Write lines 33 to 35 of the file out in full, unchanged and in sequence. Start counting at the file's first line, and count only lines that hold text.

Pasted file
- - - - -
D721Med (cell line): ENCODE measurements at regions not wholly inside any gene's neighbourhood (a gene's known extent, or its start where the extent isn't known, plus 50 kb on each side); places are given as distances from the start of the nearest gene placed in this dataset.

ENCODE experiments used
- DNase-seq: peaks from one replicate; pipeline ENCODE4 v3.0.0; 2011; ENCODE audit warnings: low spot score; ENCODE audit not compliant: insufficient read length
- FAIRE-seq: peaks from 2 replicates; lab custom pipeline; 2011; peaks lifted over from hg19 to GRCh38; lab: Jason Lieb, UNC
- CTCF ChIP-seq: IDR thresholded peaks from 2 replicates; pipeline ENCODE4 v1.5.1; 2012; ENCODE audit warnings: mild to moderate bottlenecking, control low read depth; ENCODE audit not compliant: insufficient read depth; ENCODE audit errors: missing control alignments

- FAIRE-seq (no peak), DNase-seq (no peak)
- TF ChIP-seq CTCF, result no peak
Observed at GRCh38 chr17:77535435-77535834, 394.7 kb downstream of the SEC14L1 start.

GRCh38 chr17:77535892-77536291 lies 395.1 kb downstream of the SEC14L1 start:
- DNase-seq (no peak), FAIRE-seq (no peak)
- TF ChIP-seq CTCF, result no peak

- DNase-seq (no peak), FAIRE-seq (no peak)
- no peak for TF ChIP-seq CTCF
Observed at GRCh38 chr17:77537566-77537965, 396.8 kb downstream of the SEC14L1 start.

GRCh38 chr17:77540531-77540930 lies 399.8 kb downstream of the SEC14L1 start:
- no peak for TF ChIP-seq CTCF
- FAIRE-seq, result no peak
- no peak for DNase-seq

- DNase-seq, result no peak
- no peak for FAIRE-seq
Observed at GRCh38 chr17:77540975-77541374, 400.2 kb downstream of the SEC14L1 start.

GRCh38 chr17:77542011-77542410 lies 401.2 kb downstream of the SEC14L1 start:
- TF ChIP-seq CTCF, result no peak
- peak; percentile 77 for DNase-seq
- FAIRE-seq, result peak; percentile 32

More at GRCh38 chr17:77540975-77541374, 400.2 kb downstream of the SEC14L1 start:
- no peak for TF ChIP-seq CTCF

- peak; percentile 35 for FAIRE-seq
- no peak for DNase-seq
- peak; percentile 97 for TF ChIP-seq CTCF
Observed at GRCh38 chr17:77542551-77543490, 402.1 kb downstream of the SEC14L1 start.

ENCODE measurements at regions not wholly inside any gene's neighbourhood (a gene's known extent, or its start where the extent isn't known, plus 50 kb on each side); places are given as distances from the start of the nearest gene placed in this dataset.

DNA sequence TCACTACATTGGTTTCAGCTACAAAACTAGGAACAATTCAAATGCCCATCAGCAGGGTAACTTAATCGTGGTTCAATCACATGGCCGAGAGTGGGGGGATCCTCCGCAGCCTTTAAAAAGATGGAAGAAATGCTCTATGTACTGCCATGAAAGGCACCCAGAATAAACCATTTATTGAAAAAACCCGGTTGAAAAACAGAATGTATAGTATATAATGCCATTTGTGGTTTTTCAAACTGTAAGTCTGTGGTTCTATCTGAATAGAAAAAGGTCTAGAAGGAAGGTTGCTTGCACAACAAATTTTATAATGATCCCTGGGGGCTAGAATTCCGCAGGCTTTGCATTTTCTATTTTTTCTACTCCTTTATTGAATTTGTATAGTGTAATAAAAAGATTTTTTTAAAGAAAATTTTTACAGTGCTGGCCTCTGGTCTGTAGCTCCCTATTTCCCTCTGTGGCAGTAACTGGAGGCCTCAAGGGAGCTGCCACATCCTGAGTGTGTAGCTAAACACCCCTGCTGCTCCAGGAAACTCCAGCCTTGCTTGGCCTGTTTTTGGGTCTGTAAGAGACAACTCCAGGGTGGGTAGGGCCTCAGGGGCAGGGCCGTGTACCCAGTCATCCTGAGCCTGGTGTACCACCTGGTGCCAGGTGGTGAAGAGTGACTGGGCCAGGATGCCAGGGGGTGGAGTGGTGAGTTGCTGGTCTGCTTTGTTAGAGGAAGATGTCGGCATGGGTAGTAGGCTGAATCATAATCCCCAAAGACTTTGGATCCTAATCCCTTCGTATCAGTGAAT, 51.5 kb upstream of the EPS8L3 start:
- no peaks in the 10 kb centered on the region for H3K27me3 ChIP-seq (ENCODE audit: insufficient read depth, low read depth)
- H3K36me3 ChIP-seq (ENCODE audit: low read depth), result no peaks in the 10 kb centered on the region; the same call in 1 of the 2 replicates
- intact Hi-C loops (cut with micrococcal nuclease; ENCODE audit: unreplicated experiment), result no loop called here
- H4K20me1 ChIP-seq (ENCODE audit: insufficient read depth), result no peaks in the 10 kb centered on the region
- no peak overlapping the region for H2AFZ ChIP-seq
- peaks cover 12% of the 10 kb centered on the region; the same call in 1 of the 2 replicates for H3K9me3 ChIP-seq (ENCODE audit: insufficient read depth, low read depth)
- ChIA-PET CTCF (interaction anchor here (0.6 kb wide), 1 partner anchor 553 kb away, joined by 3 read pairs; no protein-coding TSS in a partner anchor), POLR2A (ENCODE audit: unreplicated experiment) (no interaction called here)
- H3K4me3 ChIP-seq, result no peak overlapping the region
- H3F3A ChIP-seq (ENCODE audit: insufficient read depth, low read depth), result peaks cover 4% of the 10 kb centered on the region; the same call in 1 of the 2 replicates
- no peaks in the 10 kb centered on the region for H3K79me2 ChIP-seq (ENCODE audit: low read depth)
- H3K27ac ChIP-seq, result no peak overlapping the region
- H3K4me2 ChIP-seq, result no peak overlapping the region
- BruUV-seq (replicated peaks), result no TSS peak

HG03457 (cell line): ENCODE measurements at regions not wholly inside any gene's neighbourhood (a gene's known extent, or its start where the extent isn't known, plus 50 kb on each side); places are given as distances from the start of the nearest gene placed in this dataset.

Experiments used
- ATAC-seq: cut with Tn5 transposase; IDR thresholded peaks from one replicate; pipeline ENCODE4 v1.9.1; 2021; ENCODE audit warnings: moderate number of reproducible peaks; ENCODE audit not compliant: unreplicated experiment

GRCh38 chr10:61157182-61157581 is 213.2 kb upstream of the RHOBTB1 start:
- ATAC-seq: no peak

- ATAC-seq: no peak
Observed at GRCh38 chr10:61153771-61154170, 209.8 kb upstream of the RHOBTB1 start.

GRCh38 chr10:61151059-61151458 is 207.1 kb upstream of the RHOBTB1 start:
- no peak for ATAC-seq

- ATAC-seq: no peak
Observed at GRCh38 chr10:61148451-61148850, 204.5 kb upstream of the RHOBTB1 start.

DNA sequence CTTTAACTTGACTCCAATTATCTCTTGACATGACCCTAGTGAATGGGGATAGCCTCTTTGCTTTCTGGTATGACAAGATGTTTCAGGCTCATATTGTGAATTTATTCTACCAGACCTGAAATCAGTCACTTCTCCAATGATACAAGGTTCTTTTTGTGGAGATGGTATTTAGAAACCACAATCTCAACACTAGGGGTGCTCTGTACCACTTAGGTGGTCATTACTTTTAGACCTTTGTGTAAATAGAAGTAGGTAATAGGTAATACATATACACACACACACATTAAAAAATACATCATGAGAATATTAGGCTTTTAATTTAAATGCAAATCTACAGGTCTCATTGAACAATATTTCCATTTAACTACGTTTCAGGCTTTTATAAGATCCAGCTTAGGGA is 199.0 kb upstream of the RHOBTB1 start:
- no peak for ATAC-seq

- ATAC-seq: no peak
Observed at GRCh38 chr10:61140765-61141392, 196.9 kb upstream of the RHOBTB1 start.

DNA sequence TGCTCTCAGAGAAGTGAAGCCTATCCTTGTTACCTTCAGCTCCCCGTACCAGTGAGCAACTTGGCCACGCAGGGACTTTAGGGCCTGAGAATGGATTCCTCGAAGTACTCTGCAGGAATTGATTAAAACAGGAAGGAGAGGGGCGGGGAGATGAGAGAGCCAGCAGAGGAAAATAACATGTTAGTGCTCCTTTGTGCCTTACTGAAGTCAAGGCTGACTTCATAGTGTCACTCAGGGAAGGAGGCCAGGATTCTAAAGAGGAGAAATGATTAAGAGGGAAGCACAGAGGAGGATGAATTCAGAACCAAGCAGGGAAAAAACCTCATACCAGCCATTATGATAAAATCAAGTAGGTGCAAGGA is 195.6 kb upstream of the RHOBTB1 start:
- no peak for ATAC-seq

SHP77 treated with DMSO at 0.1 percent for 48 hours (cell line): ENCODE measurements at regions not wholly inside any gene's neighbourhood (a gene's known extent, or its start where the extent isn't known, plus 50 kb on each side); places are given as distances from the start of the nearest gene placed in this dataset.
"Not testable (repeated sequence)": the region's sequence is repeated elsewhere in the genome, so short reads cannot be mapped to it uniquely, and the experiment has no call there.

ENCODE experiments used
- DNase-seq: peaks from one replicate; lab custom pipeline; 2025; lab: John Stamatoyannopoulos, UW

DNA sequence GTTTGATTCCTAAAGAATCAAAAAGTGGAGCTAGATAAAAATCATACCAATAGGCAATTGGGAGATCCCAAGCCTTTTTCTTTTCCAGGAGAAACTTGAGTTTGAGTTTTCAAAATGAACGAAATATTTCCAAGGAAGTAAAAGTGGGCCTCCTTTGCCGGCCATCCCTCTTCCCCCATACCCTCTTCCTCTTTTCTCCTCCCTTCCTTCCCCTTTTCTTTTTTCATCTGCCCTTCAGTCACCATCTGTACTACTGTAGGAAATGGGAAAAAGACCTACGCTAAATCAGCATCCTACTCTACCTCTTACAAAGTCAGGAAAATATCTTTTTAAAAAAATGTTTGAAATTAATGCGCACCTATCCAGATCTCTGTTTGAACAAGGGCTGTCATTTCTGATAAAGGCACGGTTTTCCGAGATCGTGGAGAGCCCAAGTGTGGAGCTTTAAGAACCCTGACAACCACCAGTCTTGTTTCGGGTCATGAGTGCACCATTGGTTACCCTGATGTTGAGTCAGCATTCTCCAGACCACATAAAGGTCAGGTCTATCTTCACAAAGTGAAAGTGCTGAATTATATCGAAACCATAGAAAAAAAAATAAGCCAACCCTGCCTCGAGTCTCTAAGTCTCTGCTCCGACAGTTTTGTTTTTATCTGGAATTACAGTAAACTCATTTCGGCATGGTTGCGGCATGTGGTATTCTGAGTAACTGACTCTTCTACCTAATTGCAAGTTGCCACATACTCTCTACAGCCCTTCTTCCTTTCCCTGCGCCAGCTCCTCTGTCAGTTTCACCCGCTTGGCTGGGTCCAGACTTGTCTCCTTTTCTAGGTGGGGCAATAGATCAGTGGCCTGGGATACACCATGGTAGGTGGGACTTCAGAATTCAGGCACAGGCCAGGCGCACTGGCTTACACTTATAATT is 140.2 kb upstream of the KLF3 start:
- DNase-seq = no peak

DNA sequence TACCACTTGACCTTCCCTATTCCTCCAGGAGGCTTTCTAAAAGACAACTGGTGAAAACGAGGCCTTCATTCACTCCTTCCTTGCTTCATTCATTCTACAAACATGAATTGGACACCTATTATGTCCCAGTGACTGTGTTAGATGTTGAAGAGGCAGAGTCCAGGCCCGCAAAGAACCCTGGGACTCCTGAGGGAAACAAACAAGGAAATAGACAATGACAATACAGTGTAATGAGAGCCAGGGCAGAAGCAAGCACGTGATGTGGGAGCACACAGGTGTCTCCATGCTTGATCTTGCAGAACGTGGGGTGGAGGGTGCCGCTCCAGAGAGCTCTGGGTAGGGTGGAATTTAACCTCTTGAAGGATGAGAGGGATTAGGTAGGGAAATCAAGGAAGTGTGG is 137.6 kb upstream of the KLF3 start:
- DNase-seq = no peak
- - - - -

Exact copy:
DNA sequence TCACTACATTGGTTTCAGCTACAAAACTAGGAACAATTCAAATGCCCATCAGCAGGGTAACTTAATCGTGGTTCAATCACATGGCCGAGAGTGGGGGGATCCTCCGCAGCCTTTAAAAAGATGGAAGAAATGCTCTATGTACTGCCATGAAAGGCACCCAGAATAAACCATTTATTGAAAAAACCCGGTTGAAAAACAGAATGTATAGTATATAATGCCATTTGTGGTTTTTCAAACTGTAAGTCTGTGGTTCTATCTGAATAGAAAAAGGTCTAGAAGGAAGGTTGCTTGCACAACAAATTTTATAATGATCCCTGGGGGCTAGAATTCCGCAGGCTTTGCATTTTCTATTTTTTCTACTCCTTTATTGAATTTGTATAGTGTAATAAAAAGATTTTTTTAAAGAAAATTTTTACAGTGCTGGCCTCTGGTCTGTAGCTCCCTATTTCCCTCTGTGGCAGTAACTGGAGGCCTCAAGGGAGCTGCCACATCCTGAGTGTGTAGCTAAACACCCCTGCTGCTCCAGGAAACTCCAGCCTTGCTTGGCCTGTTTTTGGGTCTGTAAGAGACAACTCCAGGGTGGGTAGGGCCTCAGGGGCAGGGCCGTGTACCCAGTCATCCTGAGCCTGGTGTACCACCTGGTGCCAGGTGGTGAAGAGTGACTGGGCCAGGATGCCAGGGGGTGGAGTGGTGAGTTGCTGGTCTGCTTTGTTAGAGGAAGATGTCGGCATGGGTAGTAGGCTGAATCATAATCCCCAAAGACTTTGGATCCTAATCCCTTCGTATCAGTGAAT, 51.5 kb upstream of the EPS8L3 start:
- no peaks in the 10 kb centered on the region for H3K27me3 ChIP-seq (ENCODE audit: insufficient read depth, low read depth)
- H3K36me3 ChIP-seq (ENCODE audit: low read depth), result no peaks in the 10 kb centered on the region; the same call in 1 of the 2 replicates